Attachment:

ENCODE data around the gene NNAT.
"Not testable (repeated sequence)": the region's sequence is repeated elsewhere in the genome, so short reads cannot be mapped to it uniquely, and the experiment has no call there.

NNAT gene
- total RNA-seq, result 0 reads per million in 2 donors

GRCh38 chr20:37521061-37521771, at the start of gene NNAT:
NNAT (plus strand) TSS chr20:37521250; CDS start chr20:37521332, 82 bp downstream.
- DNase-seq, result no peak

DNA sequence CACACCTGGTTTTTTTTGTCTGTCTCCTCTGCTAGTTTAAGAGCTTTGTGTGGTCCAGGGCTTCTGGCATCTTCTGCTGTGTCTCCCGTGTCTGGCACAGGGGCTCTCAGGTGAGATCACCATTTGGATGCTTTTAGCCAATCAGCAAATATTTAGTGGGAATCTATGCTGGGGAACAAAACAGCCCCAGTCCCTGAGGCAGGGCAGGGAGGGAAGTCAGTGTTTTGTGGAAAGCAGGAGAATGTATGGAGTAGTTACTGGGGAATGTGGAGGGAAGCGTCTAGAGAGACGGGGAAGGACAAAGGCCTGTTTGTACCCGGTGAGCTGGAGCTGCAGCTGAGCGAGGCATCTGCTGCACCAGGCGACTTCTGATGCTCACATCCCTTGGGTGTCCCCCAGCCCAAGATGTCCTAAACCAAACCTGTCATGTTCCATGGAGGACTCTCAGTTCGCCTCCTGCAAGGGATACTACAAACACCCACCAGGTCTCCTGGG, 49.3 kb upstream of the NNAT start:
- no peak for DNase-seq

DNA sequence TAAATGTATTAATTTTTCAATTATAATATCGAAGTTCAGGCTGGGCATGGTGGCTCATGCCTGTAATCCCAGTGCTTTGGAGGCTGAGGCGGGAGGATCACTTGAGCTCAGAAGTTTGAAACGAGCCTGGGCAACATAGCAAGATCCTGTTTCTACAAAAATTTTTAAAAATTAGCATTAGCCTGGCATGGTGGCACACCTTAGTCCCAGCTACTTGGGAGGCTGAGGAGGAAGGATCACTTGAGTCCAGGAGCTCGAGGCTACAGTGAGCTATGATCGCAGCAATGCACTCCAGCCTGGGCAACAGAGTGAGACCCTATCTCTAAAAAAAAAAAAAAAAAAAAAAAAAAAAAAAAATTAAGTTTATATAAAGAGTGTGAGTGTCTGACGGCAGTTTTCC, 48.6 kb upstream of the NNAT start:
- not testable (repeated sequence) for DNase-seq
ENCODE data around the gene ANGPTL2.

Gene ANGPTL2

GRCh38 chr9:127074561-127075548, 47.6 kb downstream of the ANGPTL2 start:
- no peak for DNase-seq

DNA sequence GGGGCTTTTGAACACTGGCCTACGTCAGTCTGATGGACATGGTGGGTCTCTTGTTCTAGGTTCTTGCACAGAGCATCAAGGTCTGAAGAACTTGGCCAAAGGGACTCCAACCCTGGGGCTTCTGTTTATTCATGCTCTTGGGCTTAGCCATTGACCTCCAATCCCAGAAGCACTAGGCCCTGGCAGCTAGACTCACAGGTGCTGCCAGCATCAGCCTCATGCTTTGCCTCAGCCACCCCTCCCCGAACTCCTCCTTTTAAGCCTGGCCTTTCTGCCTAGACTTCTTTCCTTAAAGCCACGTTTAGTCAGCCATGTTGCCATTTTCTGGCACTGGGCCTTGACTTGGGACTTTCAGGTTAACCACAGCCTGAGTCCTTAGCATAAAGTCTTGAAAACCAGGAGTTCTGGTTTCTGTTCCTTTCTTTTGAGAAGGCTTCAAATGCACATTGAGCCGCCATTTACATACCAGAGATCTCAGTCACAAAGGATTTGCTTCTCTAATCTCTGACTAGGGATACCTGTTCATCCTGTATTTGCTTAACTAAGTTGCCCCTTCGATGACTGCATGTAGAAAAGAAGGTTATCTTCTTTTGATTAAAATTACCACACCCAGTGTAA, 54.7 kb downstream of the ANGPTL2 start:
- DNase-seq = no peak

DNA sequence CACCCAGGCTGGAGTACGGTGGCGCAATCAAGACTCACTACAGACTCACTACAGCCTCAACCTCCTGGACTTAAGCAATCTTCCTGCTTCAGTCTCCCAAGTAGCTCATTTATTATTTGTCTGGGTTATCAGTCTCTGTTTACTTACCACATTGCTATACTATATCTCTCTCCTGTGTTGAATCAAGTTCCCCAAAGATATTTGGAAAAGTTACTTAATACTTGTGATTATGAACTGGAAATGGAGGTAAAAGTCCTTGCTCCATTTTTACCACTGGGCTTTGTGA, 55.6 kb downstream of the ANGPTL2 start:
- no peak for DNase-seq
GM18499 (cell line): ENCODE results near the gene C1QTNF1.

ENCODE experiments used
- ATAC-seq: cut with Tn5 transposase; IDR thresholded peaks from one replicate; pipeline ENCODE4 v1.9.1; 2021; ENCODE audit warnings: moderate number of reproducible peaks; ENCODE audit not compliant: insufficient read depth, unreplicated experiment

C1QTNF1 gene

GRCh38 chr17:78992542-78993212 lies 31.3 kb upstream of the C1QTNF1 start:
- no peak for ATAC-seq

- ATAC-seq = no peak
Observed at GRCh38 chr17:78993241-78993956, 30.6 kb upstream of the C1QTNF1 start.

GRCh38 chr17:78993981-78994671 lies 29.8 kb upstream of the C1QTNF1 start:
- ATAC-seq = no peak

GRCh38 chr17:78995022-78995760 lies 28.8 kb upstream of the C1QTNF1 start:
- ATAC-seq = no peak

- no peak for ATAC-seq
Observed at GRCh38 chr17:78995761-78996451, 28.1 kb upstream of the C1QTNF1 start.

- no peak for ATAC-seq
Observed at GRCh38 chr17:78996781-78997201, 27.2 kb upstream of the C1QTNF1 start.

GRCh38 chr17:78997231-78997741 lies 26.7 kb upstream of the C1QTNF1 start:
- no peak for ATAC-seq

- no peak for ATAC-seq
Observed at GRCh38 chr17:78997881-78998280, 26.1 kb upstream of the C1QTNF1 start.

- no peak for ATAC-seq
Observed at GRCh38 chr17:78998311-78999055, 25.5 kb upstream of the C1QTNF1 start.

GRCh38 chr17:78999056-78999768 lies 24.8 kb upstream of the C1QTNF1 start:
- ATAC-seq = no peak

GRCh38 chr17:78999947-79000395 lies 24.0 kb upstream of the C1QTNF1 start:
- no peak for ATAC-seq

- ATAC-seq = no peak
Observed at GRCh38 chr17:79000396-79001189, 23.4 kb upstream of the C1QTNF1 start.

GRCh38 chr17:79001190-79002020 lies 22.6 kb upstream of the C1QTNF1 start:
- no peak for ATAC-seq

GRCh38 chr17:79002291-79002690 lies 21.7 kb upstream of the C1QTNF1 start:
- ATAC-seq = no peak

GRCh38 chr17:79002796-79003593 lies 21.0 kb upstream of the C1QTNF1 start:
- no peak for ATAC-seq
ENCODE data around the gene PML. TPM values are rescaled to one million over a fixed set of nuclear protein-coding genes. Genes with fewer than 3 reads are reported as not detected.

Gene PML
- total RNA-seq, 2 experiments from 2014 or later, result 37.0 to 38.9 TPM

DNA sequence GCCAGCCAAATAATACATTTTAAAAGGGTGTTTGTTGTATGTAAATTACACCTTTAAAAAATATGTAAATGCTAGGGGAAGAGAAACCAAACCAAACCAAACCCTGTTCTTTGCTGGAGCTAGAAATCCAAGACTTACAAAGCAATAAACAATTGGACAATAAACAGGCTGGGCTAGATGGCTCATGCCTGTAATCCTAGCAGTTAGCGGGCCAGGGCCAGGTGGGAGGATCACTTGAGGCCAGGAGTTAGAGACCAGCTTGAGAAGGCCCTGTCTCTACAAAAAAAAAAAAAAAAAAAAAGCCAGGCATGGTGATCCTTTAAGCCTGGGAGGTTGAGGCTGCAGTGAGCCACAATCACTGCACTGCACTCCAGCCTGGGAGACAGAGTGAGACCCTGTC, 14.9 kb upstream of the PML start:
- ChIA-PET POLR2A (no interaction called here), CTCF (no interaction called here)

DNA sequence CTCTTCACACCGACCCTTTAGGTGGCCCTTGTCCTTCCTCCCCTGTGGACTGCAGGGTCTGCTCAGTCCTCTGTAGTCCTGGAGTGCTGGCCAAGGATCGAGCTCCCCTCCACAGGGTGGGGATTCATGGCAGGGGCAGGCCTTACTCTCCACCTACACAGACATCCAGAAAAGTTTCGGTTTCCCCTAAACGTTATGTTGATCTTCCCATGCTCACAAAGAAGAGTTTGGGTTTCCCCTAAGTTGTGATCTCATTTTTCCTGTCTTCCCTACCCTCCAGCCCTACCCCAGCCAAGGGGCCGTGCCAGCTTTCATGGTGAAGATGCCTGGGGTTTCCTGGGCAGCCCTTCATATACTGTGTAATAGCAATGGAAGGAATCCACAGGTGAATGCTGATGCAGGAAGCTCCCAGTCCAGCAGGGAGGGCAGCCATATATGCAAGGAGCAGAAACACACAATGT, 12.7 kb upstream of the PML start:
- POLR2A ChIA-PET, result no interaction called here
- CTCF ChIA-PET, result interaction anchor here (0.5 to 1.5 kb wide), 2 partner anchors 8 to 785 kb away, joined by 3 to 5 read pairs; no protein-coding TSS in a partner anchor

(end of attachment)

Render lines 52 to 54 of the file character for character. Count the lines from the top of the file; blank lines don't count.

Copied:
GRCh38 chr17:79002796-79003593 lies 21.0 kb upstream of the C1QTNF1 start:
- no peak for ATAC-seq
ENCODE data around the gene PML. TPM values are rescaled to one million over a fixed set of nuclear protein-coding genes. Genes with fewer than 3 reads are reported as not detected.